Iowa Hawkeyes

Title IX lawsuit ongoing despite University of Iowa about-face on women's swimming cut

UI rejects offer to save eliminated men's sports

University of Iowa Athletic Director Gary Barta. (Liz Martin/The Gazette)
University of Iowa Athletic Director Gary Barta. (Liz Martin/The Gazette)

IOWA CITY — Although University of Iowa Athletics has reversed its decision to eliminate women’s swimming and diving after this season — following a court injunction requiring it do so — the UI hasn’t dropped its opposition to the overall court case that could have broader gender equity implications for its student athletes.

The university also hasn’t directly responded to a Save Hawkeye Sports group that has spent months raising $2.5 million from over 700 donors to support the women’s swimming and diving program and three other sports still set to be cut after this season: men’s tennis, men’s gymnastics and men’s swimming and diving.

“We are in a time where there is a unique combination of technology and urgency among the donors who have pledged to our cause,” according to a Feb. 5 letter the group sent UI Athletics Director Gary Barta and other administrators spelling out a plan to reinstate the programs, including a commitment to raise another $3 million over three years.

“We look forward to hearing from you by close of business Tuesday, February 16, 2021.”

Administrators didn’t respond to that letter.

But on Monday, Barta permanently reinstated women’s swimming and diving, the sport at the center of a lawsuit accusing the UI of being out of compliance with Title IX, the federal gender equity law requiring female athletes have sports opportunities proportionate to their representation in the student body.

Barta acknowledged the Save Hawkeye Sports group Tuesday during a news conference, insisting its fundraising and planning fall short of addressing a $50 to $60 million coronavirus-created deficit. He said the decision to cut the men’s programs to save money “unfortunately” stands.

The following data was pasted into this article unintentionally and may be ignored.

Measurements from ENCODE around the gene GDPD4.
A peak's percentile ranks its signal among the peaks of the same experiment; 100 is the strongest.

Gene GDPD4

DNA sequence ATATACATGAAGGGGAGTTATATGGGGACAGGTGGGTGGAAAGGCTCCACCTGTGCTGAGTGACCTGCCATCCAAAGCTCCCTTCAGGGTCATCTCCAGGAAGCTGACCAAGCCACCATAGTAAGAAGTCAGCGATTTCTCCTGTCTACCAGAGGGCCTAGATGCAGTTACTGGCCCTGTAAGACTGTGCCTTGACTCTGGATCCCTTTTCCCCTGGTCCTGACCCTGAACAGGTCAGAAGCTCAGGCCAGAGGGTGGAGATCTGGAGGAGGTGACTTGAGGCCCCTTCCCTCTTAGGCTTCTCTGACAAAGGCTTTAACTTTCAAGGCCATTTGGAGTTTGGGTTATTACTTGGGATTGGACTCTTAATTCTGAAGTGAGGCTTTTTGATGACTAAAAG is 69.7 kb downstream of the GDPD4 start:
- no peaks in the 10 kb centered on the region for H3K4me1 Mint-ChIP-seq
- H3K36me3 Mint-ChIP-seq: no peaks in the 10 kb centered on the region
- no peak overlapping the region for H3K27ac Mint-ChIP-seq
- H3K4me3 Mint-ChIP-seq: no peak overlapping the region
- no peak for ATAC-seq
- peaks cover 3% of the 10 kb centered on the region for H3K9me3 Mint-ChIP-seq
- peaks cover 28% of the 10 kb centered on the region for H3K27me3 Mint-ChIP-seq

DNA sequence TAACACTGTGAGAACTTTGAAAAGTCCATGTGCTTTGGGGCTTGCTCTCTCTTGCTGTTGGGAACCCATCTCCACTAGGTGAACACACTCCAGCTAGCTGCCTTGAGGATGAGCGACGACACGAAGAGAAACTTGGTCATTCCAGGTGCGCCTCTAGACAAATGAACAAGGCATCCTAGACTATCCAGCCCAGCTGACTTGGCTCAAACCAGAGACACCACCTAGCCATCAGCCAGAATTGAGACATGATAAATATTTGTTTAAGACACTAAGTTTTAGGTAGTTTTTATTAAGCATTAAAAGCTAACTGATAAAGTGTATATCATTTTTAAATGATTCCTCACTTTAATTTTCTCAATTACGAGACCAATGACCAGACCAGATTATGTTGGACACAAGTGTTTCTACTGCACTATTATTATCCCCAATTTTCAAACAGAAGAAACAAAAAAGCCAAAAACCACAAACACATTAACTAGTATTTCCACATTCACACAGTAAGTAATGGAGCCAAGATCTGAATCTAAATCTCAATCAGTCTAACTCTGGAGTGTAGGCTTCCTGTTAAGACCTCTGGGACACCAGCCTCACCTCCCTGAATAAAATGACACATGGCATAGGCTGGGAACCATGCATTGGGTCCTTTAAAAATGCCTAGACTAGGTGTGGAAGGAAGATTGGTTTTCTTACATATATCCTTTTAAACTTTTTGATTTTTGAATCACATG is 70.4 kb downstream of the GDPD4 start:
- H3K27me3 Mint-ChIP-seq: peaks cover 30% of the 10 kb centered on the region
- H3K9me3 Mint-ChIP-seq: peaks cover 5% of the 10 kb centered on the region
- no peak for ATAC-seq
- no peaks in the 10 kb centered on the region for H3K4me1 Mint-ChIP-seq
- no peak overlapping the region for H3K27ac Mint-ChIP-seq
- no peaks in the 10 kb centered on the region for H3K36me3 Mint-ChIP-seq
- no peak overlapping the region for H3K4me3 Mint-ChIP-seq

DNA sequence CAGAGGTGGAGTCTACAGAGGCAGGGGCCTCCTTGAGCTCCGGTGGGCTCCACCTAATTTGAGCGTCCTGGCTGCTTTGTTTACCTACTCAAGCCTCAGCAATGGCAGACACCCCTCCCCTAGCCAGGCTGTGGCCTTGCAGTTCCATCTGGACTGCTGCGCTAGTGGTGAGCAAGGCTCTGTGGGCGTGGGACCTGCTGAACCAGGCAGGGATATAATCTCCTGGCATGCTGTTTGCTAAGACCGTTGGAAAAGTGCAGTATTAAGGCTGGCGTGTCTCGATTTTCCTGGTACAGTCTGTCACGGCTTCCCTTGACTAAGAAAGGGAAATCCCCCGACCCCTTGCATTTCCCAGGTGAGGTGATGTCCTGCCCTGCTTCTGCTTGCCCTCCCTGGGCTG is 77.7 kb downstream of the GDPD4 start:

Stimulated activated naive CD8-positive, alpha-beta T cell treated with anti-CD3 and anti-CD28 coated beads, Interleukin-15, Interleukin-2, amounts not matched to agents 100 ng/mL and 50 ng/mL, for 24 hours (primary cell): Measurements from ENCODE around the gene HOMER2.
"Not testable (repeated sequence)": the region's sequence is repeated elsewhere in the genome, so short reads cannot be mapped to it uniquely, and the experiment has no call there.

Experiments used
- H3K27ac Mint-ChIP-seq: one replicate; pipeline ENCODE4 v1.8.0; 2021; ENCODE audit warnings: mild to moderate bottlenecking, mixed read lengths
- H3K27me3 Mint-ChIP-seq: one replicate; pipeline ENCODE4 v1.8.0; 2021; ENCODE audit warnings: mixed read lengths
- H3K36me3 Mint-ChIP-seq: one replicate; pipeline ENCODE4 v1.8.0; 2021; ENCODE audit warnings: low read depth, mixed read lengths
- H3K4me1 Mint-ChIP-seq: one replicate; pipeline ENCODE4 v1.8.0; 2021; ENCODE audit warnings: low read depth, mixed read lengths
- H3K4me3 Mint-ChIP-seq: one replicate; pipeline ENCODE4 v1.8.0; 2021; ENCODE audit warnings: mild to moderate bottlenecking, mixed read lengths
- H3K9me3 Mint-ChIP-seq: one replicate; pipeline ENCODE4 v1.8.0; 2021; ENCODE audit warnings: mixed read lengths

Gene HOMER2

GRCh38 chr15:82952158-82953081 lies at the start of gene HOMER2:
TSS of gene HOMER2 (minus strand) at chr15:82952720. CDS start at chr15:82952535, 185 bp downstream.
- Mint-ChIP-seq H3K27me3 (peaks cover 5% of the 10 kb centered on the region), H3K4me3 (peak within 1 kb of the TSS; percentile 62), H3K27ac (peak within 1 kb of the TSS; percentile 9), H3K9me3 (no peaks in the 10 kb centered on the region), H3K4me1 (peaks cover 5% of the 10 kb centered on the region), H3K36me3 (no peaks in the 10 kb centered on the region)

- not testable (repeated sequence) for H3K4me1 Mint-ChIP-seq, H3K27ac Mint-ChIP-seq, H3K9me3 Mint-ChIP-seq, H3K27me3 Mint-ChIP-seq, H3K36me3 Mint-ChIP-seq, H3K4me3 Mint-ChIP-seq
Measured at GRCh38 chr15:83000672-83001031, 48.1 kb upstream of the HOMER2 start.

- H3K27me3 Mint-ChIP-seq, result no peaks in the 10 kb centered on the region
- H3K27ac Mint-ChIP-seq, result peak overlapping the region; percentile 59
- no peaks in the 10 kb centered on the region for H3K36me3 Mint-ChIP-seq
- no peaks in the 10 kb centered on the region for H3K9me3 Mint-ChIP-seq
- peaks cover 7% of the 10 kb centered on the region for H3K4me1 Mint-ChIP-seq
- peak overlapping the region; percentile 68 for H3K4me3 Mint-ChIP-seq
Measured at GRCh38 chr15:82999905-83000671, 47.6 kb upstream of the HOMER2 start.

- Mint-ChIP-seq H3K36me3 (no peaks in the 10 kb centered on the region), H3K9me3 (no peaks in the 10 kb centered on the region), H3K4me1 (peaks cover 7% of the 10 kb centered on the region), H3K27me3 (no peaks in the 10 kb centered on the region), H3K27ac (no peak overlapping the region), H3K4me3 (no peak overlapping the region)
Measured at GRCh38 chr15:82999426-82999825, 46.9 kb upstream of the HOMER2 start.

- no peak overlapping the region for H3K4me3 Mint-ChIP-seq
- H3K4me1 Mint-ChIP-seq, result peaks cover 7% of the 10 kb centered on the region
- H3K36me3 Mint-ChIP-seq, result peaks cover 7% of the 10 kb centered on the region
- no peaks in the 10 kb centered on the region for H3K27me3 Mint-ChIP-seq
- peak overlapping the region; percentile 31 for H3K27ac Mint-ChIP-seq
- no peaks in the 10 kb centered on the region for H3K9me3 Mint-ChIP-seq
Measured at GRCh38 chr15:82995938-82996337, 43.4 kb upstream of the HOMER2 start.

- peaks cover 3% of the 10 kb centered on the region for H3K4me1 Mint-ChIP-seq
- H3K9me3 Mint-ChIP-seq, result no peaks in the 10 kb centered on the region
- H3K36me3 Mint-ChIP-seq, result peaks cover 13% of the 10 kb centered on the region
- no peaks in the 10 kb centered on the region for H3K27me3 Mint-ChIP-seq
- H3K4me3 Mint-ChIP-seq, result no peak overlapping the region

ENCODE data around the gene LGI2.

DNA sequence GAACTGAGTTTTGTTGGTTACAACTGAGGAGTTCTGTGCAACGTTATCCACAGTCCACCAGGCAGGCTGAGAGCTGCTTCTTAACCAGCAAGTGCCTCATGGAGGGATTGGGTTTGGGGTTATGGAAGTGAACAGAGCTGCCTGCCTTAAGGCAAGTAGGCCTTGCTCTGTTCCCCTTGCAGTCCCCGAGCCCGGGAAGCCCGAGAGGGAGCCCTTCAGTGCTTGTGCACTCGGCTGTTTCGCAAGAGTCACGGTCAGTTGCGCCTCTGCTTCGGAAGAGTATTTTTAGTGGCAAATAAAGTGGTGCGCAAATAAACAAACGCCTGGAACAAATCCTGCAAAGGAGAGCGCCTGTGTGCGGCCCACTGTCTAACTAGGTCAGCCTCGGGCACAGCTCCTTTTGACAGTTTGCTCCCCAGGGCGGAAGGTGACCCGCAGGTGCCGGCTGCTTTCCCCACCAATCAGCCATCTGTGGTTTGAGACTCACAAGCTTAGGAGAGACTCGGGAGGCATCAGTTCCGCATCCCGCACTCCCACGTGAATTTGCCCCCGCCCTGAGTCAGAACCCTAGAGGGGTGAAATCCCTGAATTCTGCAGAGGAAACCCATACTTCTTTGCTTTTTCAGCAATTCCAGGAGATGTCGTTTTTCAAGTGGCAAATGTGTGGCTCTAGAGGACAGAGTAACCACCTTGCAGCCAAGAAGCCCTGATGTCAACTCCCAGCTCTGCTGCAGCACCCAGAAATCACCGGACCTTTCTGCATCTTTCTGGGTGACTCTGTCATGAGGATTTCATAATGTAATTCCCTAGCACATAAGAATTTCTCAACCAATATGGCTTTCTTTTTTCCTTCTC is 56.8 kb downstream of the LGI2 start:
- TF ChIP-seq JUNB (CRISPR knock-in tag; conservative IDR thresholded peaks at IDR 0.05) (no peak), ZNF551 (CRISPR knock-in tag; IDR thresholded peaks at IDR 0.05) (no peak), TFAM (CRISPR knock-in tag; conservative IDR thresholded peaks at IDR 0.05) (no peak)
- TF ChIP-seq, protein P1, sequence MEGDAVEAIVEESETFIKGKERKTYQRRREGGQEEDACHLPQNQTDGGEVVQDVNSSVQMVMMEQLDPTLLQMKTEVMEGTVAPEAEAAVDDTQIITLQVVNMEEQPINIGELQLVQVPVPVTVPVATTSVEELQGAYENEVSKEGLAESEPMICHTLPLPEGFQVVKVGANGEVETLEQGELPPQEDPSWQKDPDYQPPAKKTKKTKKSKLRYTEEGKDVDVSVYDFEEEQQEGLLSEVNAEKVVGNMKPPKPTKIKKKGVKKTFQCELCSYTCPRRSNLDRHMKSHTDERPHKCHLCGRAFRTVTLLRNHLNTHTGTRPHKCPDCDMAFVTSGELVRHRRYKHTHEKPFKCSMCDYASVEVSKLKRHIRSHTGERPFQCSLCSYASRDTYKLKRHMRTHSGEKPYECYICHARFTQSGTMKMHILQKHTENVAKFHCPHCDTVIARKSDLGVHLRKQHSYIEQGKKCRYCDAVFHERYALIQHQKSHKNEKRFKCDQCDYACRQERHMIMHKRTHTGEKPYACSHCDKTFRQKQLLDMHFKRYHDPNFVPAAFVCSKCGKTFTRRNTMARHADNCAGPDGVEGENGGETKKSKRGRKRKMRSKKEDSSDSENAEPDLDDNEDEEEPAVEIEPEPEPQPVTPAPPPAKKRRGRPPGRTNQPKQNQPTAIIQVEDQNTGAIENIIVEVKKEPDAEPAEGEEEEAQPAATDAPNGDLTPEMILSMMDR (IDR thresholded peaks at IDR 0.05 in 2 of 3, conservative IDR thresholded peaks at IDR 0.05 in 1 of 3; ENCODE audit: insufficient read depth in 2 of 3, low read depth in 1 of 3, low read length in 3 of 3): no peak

“We made it clear from the beginning that we couldn’t just come up with a short-term solution,” he said. “Whatever solution, if it were ever found, would have to address this bigger financial challenge. Fifty to $60 million, we’ll be working through this and challenged with this probably for the next decade.”

Citing the September lawsuit, Barta said the UI “continues to disagree” with its claims and the judge’s order compelling the campus to continue offering the women’s sport while the case works through court.


He said in a statement the women’s program is being reinstated to quell “uncertainty” about its fate while the matter awaits a final judgment.

‘Stupid policy decision’

Lawyer James Larew — representing the four female Hawkeye swimmers who filed the lawsuit, along with a UI female rugby player and UI female wrestler who joined — said Barta is being disingenuous.

“What caused the uncertainty is an unlawful cutting of the team,” Larew said. “And the UI’s repeated statements, up to the moment of the court’s injunctive order, that the decision was final, followed by their appeal of that order. That’s what has caused all the uncertainty.”

The women are continuing their lawsuit due to their larger contention that the UI is out of compliance with Title IX, Larew said.